In other areas, however, compromises between the governor and the Legislature resulted in scaled-back ambition. Research by the Fiscal Policy Institute shows that society as a whole greatly benefits when undocumented immigrants are helped. A fund for these “excluded workers” could directly help more than 100,000 people across the state, if it received enough funding. “This new fund would provide money that allows people who can’t find a job to pay rent to landlords, electric bills to utility companies, and money at the register to grocery stores – all of which help keep the local economy afloat,” reads the report. But moderate Democrats ended up getting politically skittish about providing direct cash assistance to undocumented immigrants after Republicans began raising a fuss in the media. The fund received a little over half of the $3.5 billion that progressive lawmakers and activists wanted. “If the recovery isn’t for everyone, then no one recovers,” Murad Awawdeh, interim co-executive director of the New York Immigration Coalition said, in an interview. “If we're in it together at the worst part of our state's history, we’ve got to be in it together as we come out of that.”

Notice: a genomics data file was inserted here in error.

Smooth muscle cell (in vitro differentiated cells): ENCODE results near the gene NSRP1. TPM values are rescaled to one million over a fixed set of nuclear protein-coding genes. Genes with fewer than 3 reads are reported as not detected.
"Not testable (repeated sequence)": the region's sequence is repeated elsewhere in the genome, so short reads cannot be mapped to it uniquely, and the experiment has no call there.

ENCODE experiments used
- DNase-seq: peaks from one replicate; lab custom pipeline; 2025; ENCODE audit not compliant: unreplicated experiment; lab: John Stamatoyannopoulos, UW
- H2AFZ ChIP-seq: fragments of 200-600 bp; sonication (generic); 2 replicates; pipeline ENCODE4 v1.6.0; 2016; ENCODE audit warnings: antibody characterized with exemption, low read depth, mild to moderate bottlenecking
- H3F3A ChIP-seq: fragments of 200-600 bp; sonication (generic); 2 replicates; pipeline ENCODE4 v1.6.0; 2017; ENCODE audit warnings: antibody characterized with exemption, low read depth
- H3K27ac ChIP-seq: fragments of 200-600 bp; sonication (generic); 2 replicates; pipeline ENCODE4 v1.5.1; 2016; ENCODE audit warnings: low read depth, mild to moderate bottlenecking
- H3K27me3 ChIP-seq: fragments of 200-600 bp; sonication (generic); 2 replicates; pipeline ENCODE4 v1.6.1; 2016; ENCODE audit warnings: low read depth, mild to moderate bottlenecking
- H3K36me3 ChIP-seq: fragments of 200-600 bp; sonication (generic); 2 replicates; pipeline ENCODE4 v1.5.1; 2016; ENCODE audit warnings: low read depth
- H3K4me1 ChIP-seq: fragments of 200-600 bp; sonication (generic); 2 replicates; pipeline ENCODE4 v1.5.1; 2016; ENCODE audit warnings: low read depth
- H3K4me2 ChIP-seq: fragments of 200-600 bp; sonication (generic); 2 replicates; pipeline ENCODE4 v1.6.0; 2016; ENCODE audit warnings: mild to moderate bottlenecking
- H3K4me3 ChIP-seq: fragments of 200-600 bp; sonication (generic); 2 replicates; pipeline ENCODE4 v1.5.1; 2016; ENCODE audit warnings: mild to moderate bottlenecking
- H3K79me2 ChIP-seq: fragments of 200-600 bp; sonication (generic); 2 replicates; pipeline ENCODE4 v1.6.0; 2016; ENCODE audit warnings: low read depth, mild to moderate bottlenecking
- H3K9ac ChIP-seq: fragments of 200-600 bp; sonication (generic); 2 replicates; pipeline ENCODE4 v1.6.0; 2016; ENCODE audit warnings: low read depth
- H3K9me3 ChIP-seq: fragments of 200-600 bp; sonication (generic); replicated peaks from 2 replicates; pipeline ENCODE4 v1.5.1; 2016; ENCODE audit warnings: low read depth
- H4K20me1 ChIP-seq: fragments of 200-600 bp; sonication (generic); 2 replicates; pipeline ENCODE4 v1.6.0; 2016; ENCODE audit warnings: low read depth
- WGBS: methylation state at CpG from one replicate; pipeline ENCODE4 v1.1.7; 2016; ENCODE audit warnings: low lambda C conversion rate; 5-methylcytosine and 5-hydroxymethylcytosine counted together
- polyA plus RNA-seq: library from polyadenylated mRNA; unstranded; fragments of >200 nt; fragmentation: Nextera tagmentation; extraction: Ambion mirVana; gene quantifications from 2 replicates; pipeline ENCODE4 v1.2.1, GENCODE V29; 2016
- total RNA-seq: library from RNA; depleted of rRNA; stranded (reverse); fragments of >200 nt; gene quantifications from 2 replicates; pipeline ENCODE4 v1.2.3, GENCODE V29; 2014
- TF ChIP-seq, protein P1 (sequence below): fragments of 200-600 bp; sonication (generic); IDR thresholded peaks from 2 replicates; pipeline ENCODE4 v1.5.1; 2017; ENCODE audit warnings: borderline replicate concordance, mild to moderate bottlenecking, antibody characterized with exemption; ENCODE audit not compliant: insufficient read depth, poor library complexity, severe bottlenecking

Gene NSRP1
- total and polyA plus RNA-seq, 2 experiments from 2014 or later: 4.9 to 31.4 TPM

Efforts to expand broadband also fell short of what some say is necessary to bridge the “digital divide,” especially given how COVID-19 has highlighted disparities in access to high-speed internet and technology. Affordable broadband is essential to New York’s future – to advance education, secure the economic success of its residents and businesses, provide healthcare, and enable all New Yorkers to thrive,” reads a report released March 31 by the Reimagine New York Commission appointed by the governor last April and chaired by former Google CEO Eric Schmidt. The final budget includes funding for a Cuomo-backed initiative to subsidize $15 per month broadband service plans for low-income people. That low price beats the status quo, according to Brad Hansen, public policy director at the child advocacy group Families Together in New York State, but it still means that some people would not be able to afford it. “I don't really believe that $15 a month is what we should be going with,” he said in an interview. “When you're living off of $300 a week, that would be a tough call.”